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The Democratic Strategist

Political Strategy for a Permanent Democratic Majority

Dems Up in Battleground, Ryan Budget Could Finish the Job

The following report, by Stanley Greenberg, James Carville, and Erica Seifert on behalf of Democracy Corps and Women’s Voice. Women Vote Action Fund, is cross-posted from GQR.com.
Executive Summary
Last month, virtually all House Republicans voted for Paul Ryan’s latest budget plan (“The Path to Prosperity”)–and according to the latest battleground survey by Greenberg Quinlan Rosner for Democracy Corps and Women’s Voices. Women Vote Action Fund, they will pay the price in November. In this survey of 1000 likely voters in the 56 most competitive Republican-held districts, the climate has shifted in favor of the Democrats. Voters view the Democratic Party more favorably than the Republican Party, the President is viewed far more favorably than Mitt Romney, and both the President and congressional Democrats have made gains on the ballot since last September.
Key Findings
• The President’s approval and vote against Romney has surged in the battleground. Obama is now tied (with a marginal 1-point advantage) with the presumptive GOP nomi-nee. This compares favorably to the 7-point deficit he faced against Romney in these dis-tricts in December. Just 32 percent give the former governor a positive rating.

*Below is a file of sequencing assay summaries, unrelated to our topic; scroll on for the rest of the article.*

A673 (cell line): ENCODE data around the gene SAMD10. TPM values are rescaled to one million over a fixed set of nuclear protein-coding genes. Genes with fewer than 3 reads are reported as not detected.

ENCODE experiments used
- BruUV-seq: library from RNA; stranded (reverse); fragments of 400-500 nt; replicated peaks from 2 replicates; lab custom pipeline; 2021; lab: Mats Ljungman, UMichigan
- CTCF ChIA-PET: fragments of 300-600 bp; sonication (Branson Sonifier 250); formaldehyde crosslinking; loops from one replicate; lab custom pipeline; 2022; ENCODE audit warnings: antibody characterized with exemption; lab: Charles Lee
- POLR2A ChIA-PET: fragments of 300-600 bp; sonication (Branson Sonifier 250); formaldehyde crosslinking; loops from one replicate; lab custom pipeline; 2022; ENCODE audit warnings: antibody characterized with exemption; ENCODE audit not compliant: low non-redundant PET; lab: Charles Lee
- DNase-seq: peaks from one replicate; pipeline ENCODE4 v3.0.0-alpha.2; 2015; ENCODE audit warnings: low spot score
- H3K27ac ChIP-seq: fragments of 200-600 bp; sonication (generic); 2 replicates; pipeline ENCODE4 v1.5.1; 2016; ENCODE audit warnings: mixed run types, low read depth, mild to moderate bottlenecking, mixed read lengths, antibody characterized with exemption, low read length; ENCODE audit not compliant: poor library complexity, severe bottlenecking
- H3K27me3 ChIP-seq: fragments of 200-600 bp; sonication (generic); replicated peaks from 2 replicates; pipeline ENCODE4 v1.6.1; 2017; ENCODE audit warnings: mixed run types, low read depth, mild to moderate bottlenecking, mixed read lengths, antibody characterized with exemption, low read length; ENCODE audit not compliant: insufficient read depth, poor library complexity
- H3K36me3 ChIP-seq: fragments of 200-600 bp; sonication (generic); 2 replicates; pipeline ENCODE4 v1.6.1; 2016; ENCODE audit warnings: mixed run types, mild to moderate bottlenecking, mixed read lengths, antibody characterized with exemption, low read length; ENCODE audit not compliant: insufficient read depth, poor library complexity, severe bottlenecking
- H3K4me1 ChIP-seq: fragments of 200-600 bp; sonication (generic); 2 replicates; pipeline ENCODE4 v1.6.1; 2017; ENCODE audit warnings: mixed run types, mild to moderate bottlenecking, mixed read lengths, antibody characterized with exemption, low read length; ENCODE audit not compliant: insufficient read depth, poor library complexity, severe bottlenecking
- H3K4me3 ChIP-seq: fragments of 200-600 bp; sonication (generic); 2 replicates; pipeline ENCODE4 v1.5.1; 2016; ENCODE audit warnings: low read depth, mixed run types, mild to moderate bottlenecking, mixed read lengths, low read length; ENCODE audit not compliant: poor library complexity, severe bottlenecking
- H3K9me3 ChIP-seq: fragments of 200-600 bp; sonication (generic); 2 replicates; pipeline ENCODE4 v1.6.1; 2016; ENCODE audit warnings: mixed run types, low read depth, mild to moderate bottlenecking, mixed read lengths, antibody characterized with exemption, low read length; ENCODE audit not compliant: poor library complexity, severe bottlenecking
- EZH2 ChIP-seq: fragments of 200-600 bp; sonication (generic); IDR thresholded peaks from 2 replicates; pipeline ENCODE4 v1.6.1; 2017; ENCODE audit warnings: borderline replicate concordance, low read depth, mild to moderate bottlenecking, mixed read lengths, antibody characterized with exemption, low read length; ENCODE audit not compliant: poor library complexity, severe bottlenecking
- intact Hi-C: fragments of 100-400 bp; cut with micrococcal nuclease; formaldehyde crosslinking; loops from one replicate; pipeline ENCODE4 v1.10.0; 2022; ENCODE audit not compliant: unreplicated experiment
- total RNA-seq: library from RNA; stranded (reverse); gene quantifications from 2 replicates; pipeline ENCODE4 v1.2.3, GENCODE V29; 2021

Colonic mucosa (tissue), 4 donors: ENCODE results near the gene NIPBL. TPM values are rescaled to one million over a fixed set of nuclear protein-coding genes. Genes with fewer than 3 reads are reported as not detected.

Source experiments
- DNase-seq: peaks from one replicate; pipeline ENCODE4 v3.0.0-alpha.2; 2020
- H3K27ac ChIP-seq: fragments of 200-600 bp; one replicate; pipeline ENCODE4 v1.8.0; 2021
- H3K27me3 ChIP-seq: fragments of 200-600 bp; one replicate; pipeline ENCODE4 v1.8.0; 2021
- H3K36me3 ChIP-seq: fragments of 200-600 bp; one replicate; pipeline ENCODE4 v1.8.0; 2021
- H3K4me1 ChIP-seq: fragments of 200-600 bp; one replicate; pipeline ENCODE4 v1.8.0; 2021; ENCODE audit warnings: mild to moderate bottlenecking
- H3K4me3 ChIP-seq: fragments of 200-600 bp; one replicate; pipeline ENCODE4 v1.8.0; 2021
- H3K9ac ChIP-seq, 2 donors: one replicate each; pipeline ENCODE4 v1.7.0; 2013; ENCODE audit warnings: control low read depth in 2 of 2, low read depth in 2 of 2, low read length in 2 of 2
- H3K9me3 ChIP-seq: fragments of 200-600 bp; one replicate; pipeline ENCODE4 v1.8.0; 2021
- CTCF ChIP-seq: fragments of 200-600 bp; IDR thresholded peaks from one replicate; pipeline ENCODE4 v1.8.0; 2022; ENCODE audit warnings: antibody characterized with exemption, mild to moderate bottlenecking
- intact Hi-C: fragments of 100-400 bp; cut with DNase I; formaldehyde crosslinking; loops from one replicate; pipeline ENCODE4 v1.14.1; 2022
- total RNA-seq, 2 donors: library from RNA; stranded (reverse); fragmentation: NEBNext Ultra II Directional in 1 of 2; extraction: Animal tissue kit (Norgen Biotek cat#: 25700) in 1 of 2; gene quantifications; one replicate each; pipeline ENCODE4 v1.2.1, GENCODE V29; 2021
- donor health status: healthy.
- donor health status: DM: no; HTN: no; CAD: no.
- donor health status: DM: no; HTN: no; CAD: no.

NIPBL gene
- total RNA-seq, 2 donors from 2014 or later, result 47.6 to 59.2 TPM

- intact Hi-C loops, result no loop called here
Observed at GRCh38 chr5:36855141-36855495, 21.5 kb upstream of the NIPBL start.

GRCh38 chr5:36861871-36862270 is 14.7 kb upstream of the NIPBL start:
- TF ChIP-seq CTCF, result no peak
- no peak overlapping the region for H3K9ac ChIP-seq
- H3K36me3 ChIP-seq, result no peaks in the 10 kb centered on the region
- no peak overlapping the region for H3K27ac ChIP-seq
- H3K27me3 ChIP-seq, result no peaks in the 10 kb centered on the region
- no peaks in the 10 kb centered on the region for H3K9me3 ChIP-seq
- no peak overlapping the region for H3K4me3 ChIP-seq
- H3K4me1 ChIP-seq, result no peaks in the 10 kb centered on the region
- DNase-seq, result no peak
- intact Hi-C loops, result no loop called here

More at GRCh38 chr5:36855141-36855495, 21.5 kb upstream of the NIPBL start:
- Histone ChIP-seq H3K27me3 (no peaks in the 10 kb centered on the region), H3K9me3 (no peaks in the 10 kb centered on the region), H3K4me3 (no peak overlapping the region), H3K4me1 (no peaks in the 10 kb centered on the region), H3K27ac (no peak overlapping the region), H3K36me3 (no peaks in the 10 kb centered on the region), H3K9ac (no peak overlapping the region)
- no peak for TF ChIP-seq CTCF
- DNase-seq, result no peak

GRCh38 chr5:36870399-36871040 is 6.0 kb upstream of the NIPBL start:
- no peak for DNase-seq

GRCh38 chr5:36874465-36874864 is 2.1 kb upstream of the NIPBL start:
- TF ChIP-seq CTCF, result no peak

• Democrats are winning the image battle, up and down the ticket. While half of the voters in these districts register cool feelings toward the Republican Party and Republican Con-gress, the Democratic Party has enjoyed an 8-point bump in favorability since September 2011, and Democrats in Congress have seen a 7-point rise.
• Republican incumbents have not improved their vote position in the 33 districts where we have been tracking since March 2011– something you would expect from incumbents building support at home. In September, these incumbents were winning by a sizeable 14-point margin, 53-39. They now have just an 8-point lead, 49 to 41 percent, hovering just below the 50 percent threshold.
• Republican incumbents’ job approval rating is just 41 percent, and just 37 percent in the top tier of the most competitive 28 districts.
For more in-depth analysis, visit Democracy Corps.

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